You anoint your plow with rowan berries too. Like thyme and parsley, rowan berries carry strong protection energy and strong sexual energy. In Norse mythology, the first man was created from an ash tree and the first woman was created from a rowan. On the end of each little red rowan berry is the shape of a five-pointed star, the shape associated in many parts of the world with the five-pointed star orbit of Venus, the planet of love. Yes, you definitely use rowan berries.
Little red lingonberries would be a good choice, too. They’re known as a superfruit for good health. You want your plow to be healthy. You want it to have a long life, too, so you add needles from an evergreen, probably a spruce.
As you make each offering, you talk about what a fine, fine plow it is. You praise the skill of the Dwarves who fashioned this fine plow.
You fortify yourself with a bracing beverage. You harness your own horses and several that belong to your neighbors. They’ll benefit from your horses in another few days. In the way a loyal football crowd cheers when their team takes the field, you and your family and friends cheer as you direct the horses to pull the plow. The horses strain and the plow inches forward. You hold your breath until the blade penetrates the ground. The earth yields. You cheer! Everyone cheers!
The goal is not to plow a whole field, just dig one ceremonial furrow. As more and more ground turns over, the festive energy grows. Yet, everyone knows that despite the jubilance, this is no game. Your survival depends on it.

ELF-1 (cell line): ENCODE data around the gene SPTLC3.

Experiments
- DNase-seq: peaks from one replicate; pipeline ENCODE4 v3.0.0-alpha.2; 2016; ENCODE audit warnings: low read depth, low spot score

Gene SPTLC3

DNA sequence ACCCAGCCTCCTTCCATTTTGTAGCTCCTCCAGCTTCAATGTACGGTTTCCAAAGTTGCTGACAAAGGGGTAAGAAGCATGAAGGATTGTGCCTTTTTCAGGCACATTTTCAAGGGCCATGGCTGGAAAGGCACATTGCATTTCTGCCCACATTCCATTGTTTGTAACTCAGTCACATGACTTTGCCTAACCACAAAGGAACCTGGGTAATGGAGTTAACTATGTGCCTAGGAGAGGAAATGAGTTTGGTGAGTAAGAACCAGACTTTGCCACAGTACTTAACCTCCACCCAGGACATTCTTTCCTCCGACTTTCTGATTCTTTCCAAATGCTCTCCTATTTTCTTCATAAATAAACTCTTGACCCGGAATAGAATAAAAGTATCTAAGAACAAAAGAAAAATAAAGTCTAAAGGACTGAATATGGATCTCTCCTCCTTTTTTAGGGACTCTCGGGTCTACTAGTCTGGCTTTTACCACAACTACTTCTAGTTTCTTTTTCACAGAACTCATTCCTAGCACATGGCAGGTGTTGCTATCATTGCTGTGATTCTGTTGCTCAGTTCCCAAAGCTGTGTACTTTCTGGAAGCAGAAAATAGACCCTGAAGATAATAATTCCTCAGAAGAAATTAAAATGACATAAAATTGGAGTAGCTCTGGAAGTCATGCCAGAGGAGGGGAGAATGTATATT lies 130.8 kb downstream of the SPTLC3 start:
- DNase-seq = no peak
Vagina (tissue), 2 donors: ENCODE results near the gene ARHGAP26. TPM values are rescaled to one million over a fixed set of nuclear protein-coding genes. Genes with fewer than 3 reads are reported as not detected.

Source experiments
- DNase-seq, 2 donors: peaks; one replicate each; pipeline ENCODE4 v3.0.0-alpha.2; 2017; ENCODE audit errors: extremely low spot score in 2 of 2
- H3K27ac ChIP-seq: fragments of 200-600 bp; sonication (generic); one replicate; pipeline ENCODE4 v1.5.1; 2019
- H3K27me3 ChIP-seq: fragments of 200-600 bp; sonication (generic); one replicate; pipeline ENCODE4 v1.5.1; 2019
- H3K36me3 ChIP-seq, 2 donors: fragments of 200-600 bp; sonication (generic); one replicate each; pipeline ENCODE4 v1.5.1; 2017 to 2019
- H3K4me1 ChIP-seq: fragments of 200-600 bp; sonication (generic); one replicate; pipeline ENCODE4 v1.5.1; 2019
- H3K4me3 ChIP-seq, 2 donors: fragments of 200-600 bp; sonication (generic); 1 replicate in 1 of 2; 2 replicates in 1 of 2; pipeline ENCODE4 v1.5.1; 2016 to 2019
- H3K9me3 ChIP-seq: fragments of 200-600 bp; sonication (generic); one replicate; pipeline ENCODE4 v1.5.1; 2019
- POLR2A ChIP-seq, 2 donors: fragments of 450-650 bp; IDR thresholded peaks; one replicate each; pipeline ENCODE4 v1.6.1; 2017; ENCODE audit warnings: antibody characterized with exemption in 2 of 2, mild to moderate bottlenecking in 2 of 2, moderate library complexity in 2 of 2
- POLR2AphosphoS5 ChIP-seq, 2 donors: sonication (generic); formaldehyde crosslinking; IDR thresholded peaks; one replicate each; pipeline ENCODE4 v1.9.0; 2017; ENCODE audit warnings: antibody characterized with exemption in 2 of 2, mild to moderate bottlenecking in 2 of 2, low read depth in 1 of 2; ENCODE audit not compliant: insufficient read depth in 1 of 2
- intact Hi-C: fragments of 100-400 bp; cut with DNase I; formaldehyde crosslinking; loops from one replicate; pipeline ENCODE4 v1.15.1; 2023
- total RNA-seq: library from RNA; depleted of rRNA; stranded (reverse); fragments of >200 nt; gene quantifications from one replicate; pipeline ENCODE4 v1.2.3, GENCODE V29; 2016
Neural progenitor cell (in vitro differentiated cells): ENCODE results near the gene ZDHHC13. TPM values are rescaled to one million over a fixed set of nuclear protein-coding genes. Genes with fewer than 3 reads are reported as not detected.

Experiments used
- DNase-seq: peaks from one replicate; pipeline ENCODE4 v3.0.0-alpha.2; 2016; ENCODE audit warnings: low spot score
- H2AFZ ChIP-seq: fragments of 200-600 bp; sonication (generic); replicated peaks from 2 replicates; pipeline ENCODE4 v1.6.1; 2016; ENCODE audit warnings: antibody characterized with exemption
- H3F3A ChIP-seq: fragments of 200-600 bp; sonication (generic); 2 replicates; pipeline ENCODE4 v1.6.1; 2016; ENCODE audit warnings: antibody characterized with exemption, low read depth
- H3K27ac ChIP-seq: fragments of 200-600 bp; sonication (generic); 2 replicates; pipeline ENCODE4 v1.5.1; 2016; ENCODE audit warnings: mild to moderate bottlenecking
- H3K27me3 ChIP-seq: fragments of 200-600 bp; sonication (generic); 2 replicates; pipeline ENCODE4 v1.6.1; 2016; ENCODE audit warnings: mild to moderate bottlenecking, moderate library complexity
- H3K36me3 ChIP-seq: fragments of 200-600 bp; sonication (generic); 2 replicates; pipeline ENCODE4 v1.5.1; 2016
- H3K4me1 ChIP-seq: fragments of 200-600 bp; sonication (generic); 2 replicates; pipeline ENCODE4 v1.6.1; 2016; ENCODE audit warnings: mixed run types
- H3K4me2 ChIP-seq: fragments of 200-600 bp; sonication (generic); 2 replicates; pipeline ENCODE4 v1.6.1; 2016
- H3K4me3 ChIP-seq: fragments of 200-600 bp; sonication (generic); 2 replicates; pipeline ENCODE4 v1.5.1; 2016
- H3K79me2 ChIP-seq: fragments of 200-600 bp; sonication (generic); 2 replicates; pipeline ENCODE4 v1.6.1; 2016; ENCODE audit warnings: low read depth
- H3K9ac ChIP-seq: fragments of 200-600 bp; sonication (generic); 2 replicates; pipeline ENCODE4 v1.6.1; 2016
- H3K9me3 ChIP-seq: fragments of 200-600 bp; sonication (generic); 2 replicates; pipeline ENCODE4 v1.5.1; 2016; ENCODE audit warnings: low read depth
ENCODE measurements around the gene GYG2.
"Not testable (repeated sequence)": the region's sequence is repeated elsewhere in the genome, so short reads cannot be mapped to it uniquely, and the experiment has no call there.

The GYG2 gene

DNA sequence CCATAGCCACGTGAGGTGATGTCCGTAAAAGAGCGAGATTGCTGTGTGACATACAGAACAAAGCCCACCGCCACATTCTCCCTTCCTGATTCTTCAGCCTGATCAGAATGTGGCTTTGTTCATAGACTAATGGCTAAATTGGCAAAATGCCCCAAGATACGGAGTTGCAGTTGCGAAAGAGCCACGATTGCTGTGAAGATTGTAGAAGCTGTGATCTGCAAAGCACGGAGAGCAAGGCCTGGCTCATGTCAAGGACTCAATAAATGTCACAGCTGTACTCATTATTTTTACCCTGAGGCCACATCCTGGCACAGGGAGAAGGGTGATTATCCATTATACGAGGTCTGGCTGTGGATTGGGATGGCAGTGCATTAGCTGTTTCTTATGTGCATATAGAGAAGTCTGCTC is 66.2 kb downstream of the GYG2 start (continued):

Though I’ve never dug frozen earth – with or without a plow – I’m guessing it would take hours. Finally, a furrow of fresh earth stretches before you.
In the belief that the Dwarves can influence your plow from underground, you show hospitality. You and your family and friends now fill the furrow with cakes and loaves of bread. As you thank the Dwarves, you also speak to the Norse Goddess Freyja in her aspect as Mother Earth. You ask her, and your female ancestors, and the female house spirits that live with you, to accept your offerings and to empower, or “charm,” your plow so that you’ll be able to grow the food your family needs to survive. In magic, it’s never a good idea to rush your offerings. I imagine that charming the plow, digging the furrow, and making all these offerings took the better part of a day, maybe into the night.
Those of us who follow an Earth-based spiritual path, immediately recognize the erotic aspect of charming the plow. In celebration of the coming spring, the Earth is willing to be penetrated by the plow. The red berries symbolize the goddess and the magic of all women who regularly bleed but don’t die. The offerings of cakes and bread is not only a hospitable act. These baked goods come from grain. They symbolize seeds and all that the farmer and his family hope to grow. Though I have no evidence to support this, I suspect there were a lot of babies born nine months after this festival.
The erotic energy of “Charming the Plow” refers not only to the penetration of the earth but also to the idea of arousing the earth, waking her up from winter’s sleep, reminding her–praising her–for her ability to create.
In today’s world, if you want to align with the energy of that ritual, ask yourself these questions:
- What idea is trying to wake you up?
- What are you called to create?
- What’s your big dream? You know, the dream right under the frozen earth?
- What tool is your equivalent of an iron plow? A pen? A paint brush? A hammer? A sewing machine? A loom? A jeweler’s saw? A microphone?
- How will you charm your plow?
I answered those questions for myself in episode 57 of my podcast Ritual Recipes. I also shared a ritual to help you align with the energy of season. Check it out.
In the meantime, whether you consider yourself a creative person or not, these are good questions to explore any time of the year.